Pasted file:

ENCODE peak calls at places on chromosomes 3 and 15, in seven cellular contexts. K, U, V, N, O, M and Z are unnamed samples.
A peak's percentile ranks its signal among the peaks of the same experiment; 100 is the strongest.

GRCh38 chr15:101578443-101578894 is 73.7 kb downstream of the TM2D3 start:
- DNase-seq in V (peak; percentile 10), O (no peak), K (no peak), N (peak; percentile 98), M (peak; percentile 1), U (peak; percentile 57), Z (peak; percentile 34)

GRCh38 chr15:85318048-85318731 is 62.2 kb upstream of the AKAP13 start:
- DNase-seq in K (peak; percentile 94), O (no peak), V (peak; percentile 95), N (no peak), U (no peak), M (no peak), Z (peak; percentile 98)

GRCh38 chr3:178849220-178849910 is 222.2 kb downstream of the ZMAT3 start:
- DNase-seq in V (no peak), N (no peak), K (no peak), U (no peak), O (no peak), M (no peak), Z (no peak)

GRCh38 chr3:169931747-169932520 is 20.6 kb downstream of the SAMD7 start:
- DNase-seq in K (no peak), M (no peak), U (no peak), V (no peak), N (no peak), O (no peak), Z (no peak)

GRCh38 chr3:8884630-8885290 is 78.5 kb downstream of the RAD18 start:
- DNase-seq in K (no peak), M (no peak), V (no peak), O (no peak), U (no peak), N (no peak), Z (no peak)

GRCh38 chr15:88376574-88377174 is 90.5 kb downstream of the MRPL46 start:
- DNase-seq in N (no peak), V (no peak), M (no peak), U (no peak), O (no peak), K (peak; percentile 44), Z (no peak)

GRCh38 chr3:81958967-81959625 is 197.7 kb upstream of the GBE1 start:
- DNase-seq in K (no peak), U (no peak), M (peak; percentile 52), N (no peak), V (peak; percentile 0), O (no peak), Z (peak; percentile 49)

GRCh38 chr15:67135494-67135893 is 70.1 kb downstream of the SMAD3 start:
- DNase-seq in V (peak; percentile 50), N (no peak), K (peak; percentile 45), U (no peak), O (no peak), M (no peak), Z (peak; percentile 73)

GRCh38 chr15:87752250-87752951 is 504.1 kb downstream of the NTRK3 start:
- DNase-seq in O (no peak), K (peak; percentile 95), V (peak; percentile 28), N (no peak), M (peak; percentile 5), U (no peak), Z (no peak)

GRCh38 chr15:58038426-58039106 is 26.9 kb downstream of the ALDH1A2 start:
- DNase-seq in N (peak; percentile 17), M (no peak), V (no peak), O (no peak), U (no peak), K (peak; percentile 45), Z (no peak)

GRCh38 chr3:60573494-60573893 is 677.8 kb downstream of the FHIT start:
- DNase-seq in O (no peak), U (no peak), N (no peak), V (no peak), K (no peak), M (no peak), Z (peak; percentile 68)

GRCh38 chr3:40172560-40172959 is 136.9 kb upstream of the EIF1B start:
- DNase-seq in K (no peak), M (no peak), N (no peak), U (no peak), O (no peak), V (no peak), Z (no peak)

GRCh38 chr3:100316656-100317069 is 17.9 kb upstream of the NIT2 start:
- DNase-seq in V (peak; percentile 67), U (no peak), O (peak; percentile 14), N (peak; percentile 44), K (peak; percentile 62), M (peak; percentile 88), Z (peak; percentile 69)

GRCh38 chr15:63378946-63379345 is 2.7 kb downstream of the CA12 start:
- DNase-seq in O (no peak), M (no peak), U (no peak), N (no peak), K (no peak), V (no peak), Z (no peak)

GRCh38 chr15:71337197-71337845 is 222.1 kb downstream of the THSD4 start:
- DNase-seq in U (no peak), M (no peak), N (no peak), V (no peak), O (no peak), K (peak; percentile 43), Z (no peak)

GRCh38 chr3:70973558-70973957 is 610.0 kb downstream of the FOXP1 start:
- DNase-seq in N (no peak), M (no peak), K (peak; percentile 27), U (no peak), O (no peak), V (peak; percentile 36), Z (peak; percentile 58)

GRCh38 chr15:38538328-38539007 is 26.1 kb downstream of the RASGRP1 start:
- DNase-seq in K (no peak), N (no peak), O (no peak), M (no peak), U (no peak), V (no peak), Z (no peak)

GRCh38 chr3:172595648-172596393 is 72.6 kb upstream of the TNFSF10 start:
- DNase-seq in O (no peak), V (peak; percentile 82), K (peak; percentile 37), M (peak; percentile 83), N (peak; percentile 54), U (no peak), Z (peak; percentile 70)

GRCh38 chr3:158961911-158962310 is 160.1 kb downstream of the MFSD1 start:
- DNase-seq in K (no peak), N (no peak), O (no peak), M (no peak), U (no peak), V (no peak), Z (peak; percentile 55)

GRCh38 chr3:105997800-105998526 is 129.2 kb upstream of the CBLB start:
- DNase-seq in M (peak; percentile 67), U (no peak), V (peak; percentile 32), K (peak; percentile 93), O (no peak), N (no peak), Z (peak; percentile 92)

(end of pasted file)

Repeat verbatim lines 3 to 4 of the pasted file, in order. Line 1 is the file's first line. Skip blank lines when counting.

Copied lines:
GRCh38 chr15:101578443-101578894 is 73.7 kb downstream of the TM2D3 start:
- DNase-seq in V (peak; percentile 10), O (no peak), K (no peak), N (peak; percentile 98), M (peak; percentile 1), U (peak; percentile 57), Z (peak; percentile 34)